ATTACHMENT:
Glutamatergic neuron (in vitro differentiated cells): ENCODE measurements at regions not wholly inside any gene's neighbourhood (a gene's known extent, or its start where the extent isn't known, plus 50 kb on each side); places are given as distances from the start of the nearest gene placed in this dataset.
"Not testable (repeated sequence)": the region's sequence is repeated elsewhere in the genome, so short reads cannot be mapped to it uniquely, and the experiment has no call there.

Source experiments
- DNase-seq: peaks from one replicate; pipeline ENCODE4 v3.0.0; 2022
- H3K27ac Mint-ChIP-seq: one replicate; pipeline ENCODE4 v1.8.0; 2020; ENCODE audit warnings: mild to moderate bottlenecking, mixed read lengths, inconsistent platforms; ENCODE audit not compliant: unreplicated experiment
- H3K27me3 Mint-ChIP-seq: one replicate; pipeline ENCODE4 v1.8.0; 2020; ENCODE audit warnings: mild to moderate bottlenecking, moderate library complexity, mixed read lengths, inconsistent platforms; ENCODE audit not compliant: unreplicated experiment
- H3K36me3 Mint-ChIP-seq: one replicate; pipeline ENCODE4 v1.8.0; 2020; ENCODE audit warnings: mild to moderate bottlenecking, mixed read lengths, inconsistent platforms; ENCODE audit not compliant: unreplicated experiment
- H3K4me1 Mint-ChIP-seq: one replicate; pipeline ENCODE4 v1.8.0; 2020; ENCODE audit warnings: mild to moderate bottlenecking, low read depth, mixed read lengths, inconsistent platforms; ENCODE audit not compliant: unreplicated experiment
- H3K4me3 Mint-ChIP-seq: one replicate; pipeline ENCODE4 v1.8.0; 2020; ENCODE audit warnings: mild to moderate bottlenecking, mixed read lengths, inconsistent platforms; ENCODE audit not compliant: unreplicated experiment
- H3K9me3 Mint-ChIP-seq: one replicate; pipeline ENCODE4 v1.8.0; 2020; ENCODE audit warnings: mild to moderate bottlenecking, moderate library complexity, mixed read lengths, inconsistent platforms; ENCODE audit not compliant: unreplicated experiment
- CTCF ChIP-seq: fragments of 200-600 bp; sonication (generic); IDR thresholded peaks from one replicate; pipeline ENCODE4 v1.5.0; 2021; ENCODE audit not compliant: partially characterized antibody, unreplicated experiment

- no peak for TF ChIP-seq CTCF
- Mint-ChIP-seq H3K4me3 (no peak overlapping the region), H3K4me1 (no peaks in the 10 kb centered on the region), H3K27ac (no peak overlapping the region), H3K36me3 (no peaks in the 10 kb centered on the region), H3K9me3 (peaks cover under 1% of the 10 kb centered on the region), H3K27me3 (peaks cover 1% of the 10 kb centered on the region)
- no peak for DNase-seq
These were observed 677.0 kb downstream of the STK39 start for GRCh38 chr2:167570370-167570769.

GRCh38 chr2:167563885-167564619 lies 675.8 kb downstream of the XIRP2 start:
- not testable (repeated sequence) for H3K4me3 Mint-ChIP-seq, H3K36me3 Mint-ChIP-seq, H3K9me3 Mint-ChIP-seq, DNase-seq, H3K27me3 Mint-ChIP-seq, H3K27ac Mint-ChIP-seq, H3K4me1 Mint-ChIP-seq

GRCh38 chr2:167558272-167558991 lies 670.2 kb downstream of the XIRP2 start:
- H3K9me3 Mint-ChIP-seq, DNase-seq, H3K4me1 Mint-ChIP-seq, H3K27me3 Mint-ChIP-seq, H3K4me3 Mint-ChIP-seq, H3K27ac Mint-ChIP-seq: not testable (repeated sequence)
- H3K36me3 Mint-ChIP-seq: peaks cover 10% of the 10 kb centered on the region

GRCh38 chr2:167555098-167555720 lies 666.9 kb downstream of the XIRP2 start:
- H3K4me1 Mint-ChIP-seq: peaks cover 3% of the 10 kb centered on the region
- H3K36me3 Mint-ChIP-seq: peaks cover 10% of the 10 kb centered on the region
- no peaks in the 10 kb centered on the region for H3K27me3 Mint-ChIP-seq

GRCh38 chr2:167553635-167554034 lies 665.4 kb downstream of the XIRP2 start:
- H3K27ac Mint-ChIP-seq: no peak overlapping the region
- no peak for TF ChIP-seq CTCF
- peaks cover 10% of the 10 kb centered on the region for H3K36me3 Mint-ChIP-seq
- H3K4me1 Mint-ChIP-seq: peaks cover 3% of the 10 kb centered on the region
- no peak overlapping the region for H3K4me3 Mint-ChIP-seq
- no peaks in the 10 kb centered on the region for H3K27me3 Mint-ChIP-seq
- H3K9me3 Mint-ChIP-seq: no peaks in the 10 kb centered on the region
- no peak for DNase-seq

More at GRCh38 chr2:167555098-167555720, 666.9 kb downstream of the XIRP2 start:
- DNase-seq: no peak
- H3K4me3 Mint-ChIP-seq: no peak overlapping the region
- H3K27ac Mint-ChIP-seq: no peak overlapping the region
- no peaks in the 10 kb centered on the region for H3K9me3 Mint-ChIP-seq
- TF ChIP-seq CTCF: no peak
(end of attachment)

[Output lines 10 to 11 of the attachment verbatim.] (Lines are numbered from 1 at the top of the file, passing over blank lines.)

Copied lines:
- H3K9me3 Mint-ChIP-seq: one replicate; pipeline ENCODE4 v1.8.0; 2020; ENCODE audit warnings: mild to moderate bottlenecking, moderate library complexity, mixed read lengths, inconsistent platforms; ENCODE audit not compliant: unreplicated experiment
- CTCF ChIP-seq: fragments of 200-600 bp; sonication (generic); IDR thresholded peaks from one replicate; pipeline ENCODE4 v1.5.0; 2021; ENCODE audit not compliant: partially characterized antibody, unreplicated experiment